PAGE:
The 14th annual Great Backyard Bird Count (GBBC) is history, and for the third year in a row more than 90,000 checklists were submitted from across North America. I am a huge fan of this count for a number of reasons, not the least of which is its genesis and continued management as a true partnership—originally between the Cornell Lab of Ornithology and the National Audubon Society, later joined by Bird Studies Canada. The Cornell Lab and Audubon have a long and productive history working together to achieve shared goals via remarkably complementary strengths.
Audubon has enormous leverage to accomplish lasting conservation through its hundreds of local chapters and its many programs and centers, which bring hundreds of thousands of people closer to nature. The Cornell Lab leverages its unique relationship with a world-class research university to accomplish science, training, and authoritative communication about birds and nature, all necessary for prioritizing and implementing conservation action around the world. Both of our organizations embrace “citizen science” as a powerful tool for understanding nature and engaging the world in its protection. Fourteen years ago our two organizations co-invented the GBBC—followed by its gigantic, now global, offspring eBird—as experiments, hoping to capitalize on citizen engagement and the high-speed, two-way communication provided by the Internet. The results have been nothing short of spectacular both as learning experiences for humans and as generators of enormously detailed data about birds.
We envisioned GBBC as being accessible to anyone at any skill level, and we hoped that new explorers would begin to discover the wonders of observing birds. This year, as always, we were thrilled by numerous stories told by first-timers. John Lester of Myrtle Beach, South Carolina, identified an unusual-looking all-white goose as a Snow Goose, and fortunately took its picture. The species is rare in the Southeast, so he was contacted by the South Carolina reviewer, Dennis Forsythe, who identified the bird as that state’s second record of the diminutive Ross’s Goose. Not just a new discovery but hopefully a new lifelong birder!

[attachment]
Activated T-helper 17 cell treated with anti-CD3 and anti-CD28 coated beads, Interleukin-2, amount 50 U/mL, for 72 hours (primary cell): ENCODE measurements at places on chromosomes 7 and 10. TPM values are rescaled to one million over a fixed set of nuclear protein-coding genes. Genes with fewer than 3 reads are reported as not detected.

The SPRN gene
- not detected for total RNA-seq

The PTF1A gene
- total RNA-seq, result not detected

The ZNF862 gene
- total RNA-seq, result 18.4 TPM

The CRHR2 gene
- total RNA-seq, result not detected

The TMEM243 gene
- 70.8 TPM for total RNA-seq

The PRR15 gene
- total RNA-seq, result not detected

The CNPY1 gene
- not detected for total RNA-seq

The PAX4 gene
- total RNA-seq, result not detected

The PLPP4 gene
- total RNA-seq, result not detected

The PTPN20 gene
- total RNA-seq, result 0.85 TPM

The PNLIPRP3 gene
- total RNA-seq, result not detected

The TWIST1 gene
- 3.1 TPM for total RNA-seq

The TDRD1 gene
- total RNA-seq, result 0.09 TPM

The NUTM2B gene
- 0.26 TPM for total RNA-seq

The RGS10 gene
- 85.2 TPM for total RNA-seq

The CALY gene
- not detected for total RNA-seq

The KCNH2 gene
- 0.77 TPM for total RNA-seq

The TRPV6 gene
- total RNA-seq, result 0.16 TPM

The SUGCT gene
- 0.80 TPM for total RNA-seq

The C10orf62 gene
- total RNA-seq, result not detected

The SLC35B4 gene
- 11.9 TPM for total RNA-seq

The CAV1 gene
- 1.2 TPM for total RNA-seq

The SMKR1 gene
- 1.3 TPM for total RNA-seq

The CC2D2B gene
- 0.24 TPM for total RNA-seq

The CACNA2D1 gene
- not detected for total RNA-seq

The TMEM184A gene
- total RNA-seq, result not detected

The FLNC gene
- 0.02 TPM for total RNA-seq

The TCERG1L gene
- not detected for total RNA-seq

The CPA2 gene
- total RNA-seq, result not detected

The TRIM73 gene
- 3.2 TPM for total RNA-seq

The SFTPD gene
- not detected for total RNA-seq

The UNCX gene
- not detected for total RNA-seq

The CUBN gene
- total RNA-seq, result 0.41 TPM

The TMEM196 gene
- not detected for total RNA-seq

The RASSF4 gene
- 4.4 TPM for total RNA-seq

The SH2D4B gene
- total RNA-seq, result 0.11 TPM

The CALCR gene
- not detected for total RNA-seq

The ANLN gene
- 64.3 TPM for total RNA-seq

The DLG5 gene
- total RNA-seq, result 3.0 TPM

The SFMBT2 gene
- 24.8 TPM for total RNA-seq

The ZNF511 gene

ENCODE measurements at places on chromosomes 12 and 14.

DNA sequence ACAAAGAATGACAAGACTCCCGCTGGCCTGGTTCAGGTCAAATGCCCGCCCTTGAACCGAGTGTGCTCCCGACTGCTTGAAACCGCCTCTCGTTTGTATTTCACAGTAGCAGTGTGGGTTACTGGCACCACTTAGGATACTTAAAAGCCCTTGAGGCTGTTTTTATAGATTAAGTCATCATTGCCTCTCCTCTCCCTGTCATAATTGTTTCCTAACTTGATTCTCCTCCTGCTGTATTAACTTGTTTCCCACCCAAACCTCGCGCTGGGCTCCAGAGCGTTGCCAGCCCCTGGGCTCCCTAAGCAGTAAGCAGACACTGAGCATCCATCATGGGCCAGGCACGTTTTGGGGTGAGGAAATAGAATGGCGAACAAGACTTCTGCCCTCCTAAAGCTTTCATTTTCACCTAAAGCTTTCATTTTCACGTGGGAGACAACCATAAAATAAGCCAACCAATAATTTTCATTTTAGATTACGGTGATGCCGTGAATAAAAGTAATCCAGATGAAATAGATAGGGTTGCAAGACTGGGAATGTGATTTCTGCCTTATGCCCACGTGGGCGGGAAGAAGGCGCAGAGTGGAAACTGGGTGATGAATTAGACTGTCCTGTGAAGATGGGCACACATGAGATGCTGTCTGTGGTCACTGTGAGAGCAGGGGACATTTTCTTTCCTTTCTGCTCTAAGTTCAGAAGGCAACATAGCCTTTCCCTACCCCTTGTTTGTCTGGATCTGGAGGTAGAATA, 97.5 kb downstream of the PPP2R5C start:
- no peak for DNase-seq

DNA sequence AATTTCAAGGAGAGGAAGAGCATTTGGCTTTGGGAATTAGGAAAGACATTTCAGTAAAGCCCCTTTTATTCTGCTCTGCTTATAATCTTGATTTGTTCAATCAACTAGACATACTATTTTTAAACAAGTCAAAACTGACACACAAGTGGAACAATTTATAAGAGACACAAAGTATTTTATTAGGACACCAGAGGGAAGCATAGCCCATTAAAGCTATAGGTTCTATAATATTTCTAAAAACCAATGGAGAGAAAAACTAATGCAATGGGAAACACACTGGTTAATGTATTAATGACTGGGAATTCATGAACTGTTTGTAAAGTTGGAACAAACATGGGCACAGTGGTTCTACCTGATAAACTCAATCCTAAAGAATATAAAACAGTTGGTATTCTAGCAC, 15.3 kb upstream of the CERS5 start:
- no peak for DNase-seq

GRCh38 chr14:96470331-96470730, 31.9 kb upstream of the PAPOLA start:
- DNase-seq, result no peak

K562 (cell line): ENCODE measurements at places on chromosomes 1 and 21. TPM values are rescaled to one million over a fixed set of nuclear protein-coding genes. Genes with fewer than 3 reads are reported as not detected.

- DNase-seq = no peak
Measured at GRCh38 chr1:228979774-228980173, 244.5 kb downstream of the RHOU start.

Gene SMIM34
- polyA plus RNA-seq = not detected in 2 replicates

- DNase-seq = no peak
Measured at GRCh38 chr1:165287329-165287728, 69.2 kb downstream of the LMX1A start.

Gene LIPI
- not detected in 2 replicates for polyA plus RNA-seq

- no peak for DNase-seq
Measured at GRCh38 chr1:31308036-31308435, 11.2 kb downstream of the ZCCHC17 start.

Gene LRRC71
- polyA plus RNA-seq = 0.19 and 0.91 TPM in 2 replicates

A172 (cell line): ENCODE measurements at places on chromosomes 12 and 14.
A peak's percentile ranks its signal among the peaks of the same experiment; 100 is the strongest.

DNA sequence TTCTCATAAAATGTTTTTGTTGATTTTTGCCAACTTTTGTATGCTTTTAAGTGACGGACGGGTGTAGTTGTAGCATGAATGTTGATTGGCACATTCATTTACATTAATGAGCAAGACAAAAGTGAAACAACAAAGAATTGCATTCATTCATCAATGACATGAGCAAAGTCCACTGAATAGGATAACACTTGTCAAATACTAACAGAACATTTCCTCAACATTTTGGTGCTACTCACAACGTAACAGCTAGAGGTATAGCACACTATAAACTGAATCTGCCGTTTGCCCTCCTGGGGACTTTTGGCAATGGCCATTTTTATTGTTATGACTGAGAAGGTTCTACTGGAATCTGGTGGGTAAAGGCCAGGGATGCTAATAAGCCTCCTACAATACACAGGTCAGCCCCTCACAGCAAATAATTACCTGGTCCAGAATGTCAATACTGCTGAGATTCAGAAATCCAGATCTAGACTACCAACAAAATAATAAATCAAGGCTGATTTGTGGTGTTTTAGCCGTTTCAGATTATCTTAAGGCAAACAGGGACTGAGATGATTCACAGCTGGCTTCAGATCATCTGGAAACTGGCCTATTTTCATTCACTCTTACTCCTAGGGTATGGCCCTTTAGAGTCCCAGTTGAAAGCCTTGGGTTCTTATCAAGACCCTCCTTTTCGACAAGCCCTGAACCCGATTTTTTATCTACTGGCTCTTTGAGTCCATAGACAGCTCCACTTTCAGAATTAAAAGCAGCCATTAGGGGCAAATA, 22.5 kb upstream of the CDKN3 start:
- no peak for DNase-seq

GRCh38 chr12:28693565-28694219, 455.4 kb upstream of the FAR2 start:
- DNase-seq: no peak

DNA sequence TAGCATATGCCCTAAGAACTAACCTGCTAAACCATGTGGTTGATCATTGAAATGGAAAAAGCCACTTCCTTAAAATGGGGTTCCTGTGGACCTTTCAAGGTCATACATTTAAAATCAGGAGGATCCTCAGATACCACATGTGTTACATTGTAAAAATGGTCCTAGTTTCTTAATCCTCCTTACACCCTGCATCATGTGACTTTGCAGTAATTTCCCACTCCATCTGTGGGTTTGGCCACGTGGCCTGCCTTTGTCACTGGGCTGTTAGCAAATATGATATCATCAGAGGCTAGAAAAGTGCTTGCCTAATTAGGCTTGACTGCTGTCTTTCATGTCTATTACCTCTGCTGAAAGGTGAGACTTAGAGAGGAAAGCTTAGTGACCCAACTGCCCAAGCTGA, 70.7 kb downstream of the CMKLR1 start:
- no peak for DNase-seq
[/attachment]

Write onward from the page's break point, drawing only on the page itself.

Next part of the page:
Every year I enjoy losing myself amid the limitless information supplied by GBBC’sMap Room, which we designed for easy browsing. I wish everyone would give this a try—begin with your favorite species, then branch out to those less familiar. Notice year-to-year differences, such as Common Redpoll numbers, and also some amazing consistencies across time such as the peculiarly narrow winter range of the Harris’s Sparrow. With a few clicks, anyone can ask questions that nobody ever asked before. For example, I am fascinated by the mysterious Pine Siskin: Why is its range so consistent year after year in the Southwest but so dramatically variable in the Northeast? I was also surprised by how different the winter ranges are of the two most common warblers of the Southeast (Palm and Yellow-rumped). I marvel at the continued pace of range expansion of the Eurasian Collared-Dove (try tracking this species in your area over 14 years). Of course, while still buried in snow, we northerners can enjoy seeing the unique tracks of Sandhill Cranes, Purple Martins, blackbirds, and other species already moving north with spring.
Recently at the Cornell Lab we enjoyed a visit by Audubon’s new president, David Yarnold. I was immediately impressed by his vision, passion for conservation, and strength as a communicator. He reaffirmed Audubon’s commitment and focus on protecting birds, wildlife, and their habitats, stressing the remarkable connectivity of birds across the Americas. He also graciously reaffirmed to me the importance of our strong and enduring institutional partnership, as our two organizations work together to engage the world’s citizens in conserving vital natural places everywhere and the birds that live in them.
Louis Agassiz Fuertes Director
Cornell Lab of Ornithology
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